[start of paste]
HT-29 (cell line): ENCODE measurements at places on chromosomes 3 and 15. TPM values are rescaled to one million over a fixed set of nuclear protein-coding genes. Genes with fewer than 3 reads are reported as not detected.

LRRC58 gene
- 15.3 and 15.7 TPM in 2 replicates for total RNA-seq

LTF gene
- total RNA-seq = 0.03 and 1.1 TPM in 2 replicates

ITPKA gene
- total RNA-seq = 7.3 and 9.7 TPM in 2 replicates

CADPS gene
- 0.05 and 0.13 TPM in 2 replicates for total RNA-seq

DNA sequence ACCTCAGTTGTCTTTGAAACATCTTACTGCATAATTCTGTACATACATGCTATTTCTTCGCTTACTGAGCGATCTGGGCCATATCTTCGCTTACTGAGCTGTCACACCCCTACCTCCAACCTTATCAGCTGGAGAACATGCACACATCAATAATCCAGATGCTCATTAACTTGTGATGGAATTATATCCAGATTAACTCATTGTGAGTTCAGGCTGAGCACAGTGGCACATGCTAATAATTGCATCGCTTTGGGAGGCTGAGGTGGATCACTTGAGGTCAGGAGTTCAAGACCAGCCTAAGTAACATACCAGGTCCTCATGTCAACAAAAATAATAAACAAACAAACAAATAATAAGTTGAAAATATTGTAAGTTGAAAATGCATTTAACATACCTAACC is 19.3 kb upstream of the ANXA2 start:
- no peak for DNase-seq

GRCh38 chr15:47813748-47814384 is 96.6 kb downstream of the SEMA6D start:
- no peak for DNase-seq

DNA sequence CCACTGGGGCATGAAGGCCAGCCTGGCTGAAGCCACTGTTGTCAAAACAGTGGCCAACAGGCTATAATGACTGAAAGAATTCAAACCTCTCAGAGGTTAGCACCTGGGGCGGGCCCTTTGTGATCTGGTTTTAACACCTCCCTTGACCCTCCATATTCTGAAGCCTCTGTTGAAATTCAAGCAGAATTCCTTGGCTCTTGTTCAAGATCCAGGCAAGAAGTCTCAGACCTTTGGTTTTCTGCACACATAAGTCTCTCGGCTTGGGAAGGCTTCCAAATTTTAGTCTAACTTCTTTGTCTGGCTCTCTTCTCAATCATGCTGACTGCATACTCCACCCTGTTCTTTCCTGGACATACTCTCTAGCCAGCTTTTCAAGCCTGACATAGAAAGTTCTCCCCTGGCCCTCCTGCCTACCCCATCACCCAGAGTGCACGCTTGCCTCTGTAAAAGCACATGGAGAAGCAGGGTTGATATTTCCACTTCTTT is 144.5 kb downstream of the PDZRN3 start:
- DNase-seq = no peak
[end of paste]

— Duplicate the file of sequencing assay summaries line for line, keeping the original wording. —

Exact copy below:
HT-29 (cell line): ENCODE measurements at places on chromosomes 3 and 15. TPM values are rescaled to one million over a fixed set of nuclear protein-coding genes. Genes with fewer than 3 reads are reported as not detected.

LRRC58 gene
- 15.3 and 15.7 TPM in 2 replicates for total RNA-seq

LTF gene
- total RNA-seq = 0.03 and 1.1 TPM in 2 replicates

ITPKA gene
- total RNA-seq = 7.3 and 9.7 TPM in 2 replicates

CADPS gene
- 0.05 and 0.13 TPM in 2 replicates for total RNA-seq

DNA sequence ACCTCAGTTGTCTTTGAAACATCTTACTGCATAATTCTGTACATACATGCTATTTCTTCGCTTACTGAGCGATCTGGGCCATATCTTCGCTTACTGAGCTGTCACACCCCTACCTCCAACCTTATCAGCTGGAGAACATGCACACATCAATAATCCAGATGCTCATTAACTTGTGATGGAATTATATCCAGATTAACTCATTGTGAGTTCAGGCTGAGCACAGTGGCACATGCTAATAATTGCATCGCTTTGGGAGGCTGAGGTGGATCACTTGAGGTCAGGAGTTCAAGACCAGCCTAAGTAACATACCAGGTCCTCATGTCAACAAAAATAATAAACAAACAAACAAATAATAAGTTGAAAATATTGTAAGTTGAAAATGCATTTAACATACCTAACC is 19.3 kb upstream of the ANXA2 start:
- no peak for DNase-seq

GRCh38 chr15:47813748-47814384 is 96.6 kb downstream of the SEMA6D start:
- no peak for DNase-seq

DNA sequence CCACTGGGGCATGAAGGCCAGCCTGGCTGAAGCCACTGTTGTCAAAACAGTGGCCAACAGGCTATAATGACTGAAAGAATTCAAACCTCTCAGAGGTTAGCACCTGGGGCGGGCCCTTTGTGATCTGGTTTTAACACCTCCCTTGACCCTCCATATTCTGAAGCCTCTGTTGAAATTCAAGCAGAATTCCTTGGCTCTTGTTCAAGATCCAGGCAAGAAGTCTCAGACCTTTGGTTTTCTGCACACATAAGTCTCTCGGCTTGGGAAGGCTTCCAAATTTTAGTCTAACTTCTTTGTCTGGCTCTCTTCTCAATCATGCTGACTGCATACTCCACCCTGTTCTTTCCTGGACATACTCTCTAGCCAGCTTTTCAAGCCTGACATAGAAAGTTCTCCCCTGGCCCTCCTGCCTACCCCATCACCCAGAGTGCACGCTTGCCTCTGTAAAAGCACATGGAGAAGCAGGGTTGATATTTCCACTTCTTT is 144.5 kb downstream of the PDZRN3 start:
- DNase-seq = no peak